Now, as more and more British companies enter new international markets, they will have to communicate the benefits of their products or services to new customers with little or no prior knowledge of their brand. While many British businesses achieve this every day with customers in the UK, the same tactics will not necessarily work in different countries. A new communications strategy for establishing their brand in new territory, tailored for that specific media landscape and market, must be developed.

Team members, or a partner communications agency, based either in the UK or the target country, with knowledge and experience of the local language and culture, should be integral in this process, as they will understand the cultural and linguistic faux pas that must be avoided to develop a marketing programme in line with the brand’s key messaging. On a more practical level, multilingual professionals, and PR agencies, are best placed to research the media landscape and to talk with journalists in their langue maternelle, helping to build the kind of strong relationships that secure positive coverage.

However, if there is a shrinking pool of multilingual people of working age, how can businesses build a rapport with journalists in overseas markets? Google Translate and other online translation tools, while they have improved in leaps and bounds over the past few years, cannot offer the nuance and subtlety needed to develop trust with the media. The reliance of my monoglot friends on such tools has left them red faced on holiday before now, believe me.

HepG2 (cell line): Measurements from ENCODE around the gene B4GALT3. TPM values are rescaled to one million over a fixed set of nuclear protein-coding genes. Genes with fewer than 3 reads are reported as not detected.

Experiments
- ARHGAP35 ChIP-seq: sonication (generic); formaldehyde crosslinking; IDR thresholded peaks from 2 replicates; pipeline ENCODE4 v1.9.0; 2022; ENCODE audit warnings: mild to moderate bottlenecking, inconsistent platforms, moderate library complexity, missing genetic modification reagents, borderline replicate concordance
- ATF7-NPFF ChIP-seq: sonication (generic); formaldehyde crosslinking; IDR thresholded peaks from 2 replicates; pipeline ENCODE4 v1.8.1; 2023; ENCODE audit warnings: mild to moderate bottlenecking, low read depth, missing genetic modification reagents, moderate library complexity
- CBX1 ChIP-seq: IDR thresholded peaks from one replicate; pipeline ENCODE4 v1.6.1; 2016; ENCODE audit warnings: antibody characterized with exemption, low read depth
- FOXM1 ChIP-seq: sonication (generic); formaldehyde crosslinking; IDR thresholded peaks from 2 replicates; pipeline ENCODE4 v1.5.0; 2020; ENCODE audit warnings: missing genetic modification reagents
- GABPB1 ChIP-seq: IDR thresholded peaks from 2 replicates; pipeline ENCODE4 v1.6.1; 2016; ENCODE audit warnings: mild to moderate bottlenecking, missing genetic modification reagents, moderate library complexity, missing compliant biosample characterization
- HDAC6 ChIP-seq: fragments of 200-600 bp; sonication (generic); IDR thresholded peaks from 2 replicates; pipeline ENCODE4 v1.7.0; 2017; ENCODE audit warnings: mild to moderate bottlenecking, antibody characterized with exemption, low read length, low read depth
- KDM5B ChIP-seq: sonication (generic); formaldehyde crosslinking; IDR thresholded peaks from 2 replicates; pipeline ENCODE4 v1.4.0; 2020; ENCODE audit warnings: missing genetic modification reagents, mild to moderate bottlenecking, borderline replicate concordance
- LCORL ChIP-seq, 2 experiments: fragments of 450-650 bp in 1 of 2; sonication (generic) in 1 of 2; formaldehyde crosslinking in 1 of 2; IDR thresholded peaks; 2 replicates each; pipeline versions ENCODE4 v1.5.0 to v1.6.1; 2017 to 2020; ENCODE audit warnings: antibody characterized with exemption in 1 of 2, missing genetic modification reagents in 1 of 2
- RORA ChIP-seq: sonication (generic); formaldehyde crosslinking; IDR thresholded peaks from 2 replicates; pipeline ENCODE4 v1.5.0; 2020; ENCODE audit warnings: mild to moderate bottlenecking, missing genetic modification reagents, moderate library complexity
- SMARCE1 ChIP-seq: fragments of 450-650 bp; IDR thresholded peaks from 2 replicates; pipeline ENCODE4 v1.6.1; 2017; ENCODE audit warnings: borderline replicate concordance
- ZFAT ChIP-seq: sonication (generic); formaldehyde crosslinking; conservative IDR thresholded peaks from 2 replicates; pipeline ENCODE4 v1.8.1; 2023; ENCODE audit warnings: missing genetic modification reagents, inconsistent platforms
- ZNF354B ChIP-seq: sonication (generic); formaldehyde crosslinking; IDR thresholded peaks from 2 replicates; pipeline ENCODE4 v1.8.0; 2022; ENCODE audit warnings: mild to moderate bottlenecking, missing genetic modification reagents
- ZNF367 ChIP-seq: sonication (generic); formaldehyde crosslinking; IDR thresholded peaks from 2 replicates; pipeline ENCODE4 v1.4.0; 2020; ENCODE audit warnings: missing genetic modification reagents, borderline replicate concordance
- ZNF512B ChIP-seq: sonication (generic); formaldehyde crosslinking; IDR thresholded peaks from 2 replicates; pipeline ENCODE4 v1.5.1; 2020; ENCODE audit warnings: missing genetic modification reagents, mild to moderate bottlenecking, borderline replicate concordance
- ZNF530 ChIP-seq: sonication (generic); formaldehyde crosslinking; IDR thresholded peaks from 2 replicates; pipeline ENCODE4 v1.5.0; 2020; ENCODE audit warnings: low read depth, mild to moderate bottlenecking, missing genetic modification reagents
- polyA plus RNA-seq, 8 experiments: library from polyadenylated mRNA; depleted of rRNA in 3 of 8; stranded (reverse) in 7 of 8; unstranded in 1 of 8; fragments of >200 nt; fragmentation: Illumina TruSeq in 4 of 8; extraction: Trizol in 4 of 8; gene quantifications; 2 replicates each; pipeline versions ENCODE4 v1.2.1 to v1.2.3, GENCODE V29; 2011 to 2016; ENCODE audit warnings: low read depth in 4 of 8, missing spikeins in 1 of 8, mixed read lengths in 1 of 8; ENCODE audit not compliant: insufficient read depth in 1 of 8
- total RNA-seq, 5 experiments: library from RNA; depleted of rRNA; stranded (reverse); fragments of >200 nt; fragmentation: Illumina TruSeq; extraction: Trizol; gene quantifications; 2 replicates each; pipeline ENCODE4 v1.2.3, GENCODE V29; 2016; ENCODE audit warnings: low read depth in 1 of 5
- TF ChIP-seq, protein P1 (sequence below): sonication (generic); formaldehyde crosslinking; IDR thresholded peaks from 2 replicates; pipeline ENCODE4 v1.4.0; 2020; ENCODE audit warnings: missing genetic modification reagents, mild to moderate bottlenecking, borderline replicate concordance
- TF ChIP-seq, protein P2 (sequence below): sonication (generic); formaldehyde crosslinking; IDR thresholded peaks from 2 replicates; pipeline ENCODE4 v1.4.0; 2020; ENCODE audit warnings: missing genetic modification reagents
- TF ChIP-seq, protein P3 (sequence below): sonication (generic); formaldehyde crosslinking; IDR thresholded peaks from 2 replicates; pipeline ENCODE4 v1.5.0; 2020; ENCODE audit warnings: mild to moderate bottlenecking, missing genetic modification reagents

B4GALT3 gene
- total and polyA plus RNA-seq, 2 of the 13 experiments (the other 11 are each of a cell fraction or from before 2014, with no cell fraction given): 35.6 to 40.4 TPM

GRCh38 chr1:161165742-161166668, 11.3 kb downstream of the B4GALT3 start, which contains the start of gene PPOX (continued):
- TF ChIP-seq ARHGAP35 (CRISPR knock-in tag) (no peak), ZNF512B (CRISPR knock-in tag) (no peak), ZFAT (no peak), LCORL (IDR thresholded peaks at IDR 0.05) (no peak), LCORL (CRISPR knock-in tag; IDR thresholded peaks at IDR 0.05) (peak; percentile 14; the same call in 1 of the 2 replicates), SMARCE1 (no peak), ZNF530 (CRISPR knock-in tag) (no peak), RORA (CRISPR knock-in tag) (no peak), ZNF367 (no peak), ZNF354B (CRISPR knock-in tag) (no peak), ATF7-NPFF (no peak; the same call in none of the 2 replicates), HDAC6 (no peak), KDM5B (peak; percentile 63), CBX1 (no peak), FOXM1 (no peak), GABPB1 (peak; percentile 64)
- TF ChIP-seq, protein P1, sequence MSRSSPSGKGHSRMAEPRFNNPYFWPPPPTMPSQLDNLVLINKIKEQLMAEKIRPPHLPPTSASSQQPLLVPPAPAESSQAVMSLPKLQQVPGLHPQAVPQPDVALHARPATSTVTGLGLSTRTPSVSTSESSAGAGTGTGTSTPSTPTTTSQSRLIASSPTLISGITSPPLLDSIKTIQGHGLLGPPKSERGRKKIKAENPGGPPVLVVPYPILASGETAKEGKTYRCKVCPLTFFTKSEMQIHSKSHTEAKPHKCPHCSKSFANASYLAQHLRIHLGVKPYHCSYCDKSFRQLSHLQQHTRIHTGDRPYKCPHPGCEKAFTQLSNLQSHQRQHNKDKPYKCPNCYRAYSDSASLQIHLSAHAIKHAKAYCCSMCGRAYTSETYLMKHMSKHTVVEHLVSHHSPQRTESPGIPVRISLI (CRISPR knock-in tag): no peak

The international economic landscape is changing, and we cannot rely on the current exalted status of English as the global lingua franca to keep UK PLC in the game. It is more crucial than ever that businesses recruit employees, or engage partner agencies, adept at communicating in multiple languages to ensure that their brand messaging is conveyed accurately and effectively, and with a strategy appropriate for the target market. Businesses, and the nation as a whole, need to invest in modern languages education now, and work harder to promote the career benefits to young people, to help protect our economic interests in the years to come.

Friday, 1 November 2013

What Is Google Hummingbird? [INFOGRAPHIC]

By Jess Matthewman, Junior Digital Strategist @JessMatthewman 

Google’s latest update is upon us, but what does it all mean? Here’s a handy infographic summary to fill you in:

Tuesday, 29 October 2013

Tangerine PRos at work experience

I had the luxury of doing work experience at Tangerine PR for two weeks  recently and I’m happy to say it has been the best work experience I’ve had to date.

Immediately, things were looking good when I first sat at my desk and there was a jar of chocolates in front of me. Unfortunately they weren’t just for my morning stomach rumbles; the point of the jar was to share the chocolates and exchange them for interesting facts about fellow Tangerine’s – such a good ice breaker and a great way to get to know people. Who’d have thought there would be cheerleaders and Les Mis singers in the office?

One thing that has really impressed me is the way everyone has been so willing to let me get involved and help me out. It can be hard being a work experience person because you are there to learn, but you don’t want to use up peoples’ valuable time in the process. Everyone here has been great at taking time out of their working day to give me feedback and answer any questions I may have.  

The thing I like about PR is the variety. In a single day you might be meeting clients, writing press releases, tweeting, or planning an exciting event.  From where I was sitting it looked like no day was the same and this is very appealing to me as a graduate trying to find out what career I want to pursue.